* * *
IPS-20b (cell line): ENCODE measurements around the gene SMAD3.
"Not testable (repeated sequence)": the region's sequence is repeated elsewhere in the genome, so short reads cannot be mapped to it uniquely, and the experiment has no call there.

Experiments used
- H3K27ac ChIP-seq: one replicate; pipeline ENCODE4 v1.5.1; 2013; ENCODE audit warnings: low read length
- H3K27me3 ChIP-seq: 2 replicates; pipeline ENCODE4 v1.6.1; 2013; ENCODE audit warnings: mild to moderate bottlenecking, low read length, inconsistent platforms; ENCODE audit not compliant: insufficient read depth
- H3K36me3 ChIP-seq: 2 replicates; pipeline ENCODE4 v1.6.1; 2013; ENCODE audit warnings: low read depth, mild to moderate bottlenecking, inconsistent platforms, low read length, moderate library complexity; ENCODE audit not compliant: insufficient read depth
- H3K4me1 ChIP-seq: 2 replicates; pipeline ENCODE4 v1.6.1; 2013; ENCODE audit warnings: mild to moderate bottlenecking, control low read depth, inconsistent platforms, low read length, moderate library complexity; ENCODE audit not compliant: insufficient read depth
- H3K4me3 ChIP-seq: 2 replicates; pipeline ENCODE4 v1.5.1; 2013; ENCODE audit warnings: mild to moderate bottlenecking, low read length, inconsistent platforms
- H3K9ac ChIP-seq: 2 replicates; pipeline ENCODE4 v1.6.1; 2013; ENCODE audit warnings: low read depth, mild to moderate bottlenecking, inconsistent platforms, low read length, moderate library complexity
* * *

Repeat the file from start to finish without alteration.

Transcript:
IPS-20b (cell line): ENCODE measurements around the gene SMAD3.
"Not testable (repeated sequence)": the region's sequence is repeated elsewhere in the genome, so short reads cannot be mapped to it uniquely, and the experiment has no call there.

Experiments used
- H3K27ac ChIP-seq: one replicate; pipeline ENCODE4 v1.5.1; 2013; ENCODE audit warnings: low read length
- H3K27me3 ChIP-seq: 2 replicates; pipeline ENCODE4 v1.6.1; 2013; ENCODE audit warnings: mild to moderate bottlenecking, low read length, inconsistent platforms; ENCODE audit not compliant: insufficient read depth
- H3K36me3 ChIP-seq: 2 replicates; pipeline ENCODE4 v1.6.1; 2013; ENCODE audit warnings: low read depth, mild to moderate bottlenecking, inconsistent platforms, low read length, moderate library complexity; ENCODE audit not compliant: insufficient read depth
- H3K4me1 ChIP-seq: 2 replicates; pipeline ENCODE4 v1.6.1; 2013; ENCODE audit warnings: mild to moderate bottlenecking, control low read depth, inconsistent platforms, low read length, moderate library complexity; ENCODE audit not compliant: insufficient read depth
- H3K4me3 ChIP-seq: 2 replicates; pipeline ENCODE4 v1.5.1; 2013; ENCODE audit warnings: mild to moderate bottlenecking, low read length, inconsistent platforms
- H3K9ac ChIP-seq: 2 replicates; pipeline ENCODE4 v1.6.1; 2013; ENCODE audit warnings: low read depth, mild to moderate bottlenecking, inconsistent platforms, low read length, moderate library complexity